Football Game Preview: Virginia Tech at LSU

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Saturday, September 8th, 2007, 9:15 Eastern


Forecast (from

Click the "Baton Rouge Weather" link to the right.
Game time forecast, as of 1:00 pm Wednesday: Cloudy with a 50% chance of
scattered thunderstorms and scattered light rain showers.  Temperature 77.

Click here for’s VT/LSU roster card

Game Preview: #9 Virginia Tech (1-0) vs. #2 LSU (1-0)

by Chris Coleman,

This is the game Virginia Tech fans have been waiting for all summer. Sure,
everybody was happy to play East Carolina last week and get the season started.
However, Saturday’s game against LSU has drawn the most attention and created
the most discussion on the message boards. Tech fans are looking forward to this
one, and if the Hokies can pull it out, it would be huge for the program.

LSU is coming off an 11-2 season that saw them get an at-large berth to the
Sugar bowl in New Orleans, where they handily defeated Notre Dame 41-14. The
Tigers are very talented and ranked #2 in the country, and they’ll be the
biggest challenge the Hokies face this season.

The LSU Offense

LSU lost their top playmakers on offense when quarterback JaMarcus Russell
and wide receivers Dwayne Bowe and Craig Davis were all picked in the first
round of the 2007 NFL Draft. Russell was the #1 overall pick.

The Tigers replace Russell with r-senior Matt Flynn. Flynn was the starter in
LSU’s 40-3 victory over Miami in the 2005 Peach Bowl, and was named Offensive
MVP of that game. He got off to a good start in the Mississippi State game last
week, completing 12-of-19 passes for 128 yards, with two touchdowns and no
interceptions. Flynn can also run. He has very deceptive speed. He finished with
42 yards rushing on 11 carries.

Flynn is a solid passer who generally makes good decisions. He doesn’t have a
huge arm, but it is definitely above average. Although he’s never played much
for LSU, he’s a fifth year senior, and those guys are generally pretty good.

LSU lacks a gamebreaker at tailback. They have some solid guys in the
backfield, but nobody special. Senior Jacob Hester (6-0, 224) is listed as the
starter at both tailback and fullback. He’ll get action at both spots. He is a
bruiser when running the ball, and he’s also an excellent receiver, catching 35
passes last season. That’s more than any Virginia Tech wide receiver caught last
season, which tells you how much they like to use Hester.

Sophomore running back Keiland Williams (6-0, 226) is more explosive than
Hester. After the way he capped last season, with 107 yards and two touchdowns
on just 14 carries against Notre Dame, many considered him to be the frontrunner
for the starting job this year. Sophomore Charles Scott (5-11, 226) and
r-freshman Richard Murphy (6-1, 197) both got playing against Mississippi State
last Thursday. The Tigers will likely use at least three backs against Virginia

LSU had two first round NFL Draft picks at receiver last year in Dwayne Bowe
and Craig Davis. This year they return senior Early Doucet (6-1, 210), who
caught 59 passes for 772 yards and eight touchdowns last season. He started the
2007 campaign with nine catches for 78 yards and a touchdown against Mississippi
State. Doucet is a very talented receiver who will be a very high draft pick
next April.

However, the big question mark is whether or not LSU has anyone that can step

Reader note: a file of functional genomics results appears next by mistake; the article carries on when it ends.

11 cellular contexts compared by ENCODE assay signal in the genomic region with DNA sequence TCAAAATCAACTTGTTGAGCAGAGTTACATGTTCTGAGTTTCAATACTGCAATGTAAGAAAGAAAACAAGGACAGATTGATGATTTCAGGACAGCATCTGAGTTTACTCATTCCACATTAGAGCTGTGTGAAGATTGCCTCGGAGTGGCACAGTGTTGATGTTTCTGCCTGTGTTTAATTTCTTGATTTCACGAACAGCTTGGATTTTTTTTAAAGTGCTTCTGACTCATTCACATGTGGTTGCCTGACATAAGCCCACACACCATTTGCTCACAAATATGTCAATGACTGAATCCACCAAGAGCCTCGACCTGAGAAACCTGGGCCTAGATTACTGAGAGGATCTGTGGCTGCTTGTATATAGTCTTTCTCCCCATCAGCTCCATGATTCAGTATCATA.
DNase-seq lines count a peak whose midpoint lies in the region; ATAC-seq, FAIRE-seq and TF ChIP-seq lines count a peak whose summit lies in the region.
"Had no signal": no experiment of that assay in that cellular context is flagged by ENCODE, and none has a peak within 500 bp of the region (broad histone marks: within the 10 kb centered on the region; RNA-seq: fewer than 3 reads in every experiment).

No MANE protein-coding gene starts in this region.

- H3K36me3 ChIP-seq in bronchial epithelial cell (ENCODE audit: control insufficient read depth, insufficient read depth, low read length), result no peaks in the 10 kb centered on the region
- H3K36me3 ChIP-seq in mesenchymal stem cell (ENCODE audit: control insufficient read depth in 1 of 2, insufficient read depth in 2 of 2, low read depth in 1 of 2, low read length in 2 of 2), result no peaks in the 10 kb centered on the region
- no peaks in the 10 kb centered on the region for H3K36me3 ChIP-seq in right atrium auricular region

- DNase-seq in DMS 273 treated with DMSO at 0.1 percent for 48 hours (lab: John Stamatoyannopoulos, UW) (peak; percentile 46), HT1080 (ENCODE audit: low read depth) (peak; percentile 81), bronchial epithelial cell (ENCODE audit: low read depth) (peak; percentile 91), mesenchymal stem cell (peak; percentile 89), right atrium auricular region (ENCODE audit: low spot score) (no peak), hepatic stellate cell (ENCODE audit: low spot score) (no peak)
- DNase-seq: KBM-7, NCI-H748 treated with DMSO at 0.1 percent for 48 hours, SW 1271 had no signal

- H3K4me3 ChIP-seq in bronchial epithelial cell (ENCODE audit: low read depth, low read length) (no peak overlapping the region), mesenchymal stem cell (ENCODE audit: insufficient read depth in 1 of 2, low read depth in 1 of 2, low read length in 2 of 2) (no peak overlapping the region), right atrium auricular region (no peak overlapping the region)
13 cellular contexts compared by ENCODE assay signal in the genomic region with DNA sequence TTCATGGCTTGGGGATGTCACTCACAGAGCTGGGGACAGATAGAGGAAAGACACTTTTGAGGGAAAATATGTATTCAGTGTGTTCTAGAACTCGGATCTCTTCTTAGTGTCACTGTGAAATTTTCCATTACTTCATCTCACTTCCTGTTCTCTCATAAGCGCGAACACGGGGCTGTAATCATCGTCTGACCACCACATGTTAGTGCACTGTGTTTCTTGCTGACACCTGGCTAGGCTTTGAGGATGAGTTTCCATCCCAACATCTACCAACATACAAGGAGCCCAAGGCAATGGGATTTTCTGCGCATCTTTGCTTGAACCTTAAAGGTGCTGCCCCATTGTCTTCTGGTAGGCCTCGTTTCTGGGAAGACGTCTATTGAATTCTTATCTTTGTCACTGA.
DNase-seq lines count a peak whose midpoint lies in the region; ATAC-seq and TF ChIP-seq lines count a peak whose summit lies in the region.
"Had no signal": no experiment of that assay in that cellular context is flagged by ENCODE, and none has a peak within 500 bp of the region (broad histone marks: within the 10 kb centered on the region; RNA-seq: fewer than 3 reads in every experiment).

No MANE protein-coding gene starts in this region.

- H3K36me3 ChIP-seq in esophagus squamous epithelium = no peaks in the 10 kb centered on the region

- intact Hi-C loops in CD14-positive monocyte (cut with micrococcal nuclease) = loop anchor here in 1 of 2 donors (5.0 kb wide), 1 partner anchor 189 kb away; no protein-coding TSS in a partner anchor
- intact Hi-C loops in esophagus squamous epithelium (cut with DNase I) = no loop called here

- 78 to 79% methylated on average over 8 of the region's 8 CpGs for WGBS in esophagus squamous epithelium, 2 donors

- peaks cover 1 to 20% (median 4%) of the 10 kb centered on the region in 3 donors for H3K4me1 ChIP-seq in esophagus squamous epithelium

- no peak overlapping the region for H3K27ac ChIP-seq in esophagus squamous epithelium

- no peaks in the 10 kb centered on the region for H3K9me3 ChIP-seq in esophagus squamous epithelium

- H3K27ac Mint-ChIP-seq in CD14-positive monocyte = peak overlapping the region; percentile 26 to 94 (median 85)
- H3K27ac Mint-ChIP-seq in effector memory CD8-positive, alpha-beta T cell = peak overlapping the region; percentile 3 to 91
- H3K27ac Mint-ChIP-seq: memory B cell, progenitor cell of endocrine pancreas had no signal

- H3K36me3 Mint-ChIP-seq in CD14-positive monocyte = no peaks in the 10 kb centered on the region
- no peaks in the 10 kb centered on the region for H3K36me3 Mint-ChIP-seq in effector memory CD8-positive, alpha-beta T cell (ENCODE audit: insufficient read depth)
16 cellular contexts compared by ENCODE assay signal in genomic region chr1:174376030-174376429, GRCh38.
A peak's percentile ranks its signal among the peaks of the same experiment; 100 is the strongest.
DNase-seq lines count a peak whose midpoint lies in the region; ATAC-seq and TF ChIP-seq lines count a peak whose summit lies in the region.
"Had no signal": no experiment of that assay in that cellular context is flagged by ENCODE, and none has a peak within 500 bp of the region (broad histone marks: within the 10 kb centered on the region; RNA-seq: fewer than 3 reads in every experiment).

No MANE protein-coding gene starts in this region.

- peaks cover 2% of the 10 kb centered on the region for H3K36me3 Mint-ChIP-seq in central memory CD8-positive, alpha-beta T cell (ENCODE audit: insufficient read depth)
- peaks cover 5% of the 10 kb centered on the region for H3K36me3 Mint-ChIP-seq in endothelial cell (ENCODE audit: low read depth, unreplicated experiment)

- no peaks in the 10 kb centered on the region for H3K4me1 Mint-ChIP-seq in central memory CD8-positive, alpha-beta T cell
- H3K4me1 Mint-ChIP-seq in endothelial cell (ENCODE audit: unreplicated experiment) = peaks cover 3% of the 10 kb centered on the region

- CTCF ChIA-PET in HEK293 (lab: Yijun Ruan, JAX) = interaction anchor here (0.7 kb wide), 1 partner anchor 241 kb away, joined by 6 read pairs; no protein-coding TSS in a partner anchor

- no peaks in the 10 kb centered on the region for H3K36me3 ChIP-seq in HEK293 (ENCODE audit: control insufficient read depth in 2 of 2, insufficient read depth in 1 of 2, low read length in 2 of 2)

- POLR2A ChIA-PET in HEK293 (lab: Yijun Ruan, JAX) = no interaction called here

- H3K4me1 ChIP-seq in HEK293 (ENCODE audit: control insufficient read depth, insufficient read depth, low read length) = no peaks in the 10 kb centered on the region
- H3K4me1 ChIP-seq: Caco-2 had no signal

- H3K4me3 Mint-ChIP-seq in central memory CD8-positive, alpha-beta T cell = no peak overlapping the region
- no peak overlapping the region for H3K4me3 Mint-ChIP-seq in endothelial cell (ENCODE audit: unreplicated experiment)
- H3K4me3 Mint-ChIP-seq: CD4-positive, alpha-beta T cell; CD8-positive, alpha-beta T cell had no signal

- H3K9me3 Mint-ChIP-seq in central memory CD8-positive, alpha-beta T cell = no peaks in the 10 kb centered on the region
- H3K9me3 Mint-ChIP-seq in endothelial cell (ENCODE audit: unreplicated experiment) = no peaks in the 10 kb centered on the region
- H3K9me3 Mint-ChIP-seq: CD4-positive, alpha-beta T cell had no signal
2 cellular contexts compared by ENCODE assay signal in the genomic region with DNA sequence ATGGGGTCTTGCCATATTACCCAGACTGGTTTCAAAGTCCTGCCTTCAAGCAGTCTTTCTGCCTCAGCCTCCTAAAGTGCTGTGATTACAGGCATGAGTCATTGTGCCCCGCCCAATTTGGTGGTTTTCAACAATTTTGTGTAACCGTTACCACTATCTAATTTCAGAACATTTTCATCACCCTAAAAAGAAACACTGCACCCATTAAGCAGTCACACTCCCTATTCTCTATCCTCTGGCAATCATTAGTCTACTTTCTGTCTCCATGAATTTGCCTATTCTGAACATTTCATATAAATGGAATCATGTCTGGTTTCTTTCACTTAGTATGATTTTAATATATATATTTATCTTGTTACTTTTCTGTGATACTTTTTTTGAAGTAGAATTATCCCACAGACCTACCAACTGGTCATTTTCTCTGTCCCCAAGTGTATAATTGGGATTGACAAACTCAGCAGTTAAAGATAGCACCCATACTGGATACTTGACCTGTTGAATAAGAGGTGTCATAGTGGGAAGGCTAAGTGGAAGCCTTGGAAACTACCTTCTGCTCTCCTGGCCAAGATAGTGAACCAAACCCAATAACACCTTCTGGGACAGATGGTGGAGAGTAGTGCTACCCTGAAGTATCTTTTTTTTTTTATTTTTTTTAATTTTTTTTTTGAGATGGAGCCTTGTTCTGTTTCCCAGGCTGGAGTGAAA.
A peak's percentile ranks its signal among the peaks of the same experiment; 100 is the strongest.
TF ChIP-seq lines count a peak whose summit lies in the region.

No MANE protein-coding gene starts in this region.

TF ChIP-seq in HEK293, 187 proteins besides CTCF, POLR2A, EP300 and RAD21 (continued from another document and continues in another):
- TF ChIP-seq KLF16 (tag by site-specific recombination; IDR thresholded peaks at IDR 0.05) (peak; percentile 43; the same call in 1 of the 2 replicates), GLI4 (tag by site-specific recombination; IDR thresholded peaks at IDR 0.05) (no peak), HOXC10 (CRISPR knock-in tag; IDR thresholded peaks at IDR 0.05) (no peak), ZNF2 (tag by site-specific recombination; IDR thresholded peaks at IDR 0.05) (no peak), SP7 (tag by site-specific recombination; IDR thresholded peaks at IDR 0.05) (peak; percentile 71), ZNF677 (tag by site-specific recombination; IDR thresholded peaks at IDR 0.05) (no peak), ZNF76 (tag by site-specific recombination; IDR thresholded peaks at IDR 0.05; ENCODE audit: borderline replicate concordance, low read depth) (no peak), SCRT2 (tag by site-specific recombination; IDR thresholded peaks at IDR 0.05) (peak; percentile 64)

up for the loss of Bowe and Davis. Doucet is the only player on the team who
caught more than one pass last week at Mississippi State. Sophomore Brandon
LaFell (6-3, 205) is the other starter. He caught just five passes all of last
season. He had one catch for 15 yards and a touchdown last week.

LSU has a solid trio at tight end, though they don’t use them very much in
the passing game. Sophomore Richard Dickson (6-3, 235) is the starter, and he’s
backed up by senior and former starter Keith Zinger (6-4, 250). Senior Mit Cole
(6-4, 260) has experience as well. Those three players combined for just eight
receptions last year.

LSU’s offensive line is better than Virginia Tech’s, but they still aren’t
very strong by ACC standards. Starting at left tackle is sophomore Ciron Black
(6-5, 320). Black is big and athletic, and was a Freshman All-American last
season. As a freshman, he played more snaps than any other LSU offensive lineman
with 739. He blocked for quarterback Matt Flynn at Robert E. Lee High School in
Tyler, Texas.

Mammoth junior left guard Herman Johnson (6-7, 356) is LSU’s biggest lineman.
In fact, his bio states that he’s the "biggest player to ever wear the
purple and gold." Next to Johnson at center is junior Brett Helms (6-2,
270). Helms is on the Watch List for the Rimington Trophy, which is given to the
nation’s top center. He is credited with 108 knockdown blocks last season, with
28 coming against Tennessee. Those numbers can’t be accurate, but he’s a good
player nonetheless.

Sophomore Lyle Hitt (6-2, 299) starts at right guard, with senior Carnell
Stewart (6-5, 320) at right tackle. This is the weakest side of LSU’s offensive
line. Hitt played in three games as a defensive tackle last season, and none as
an offensive lineman. He is very inexperienced.

Stewart is a former blue chip defensive tackle who has been a bust in Baton
Rouge. He only played in five games as a defensive tackle at LSU. He was
switched to offensive tackle before the 2006 season, where he played mop up duty
in eight games last year. As a senior in 2007, he’s seeing his first significant
action. He struggled quite a bit protecting Matt Flynn against Mississippi State
last Thursday night.

The wildcard up front for LSU is senior guard Will Arnold (6-5, 330). Despite
having never played more than 10 games in a season, including just five last
year as a junior, he is considered by many to be the best offensive guard in the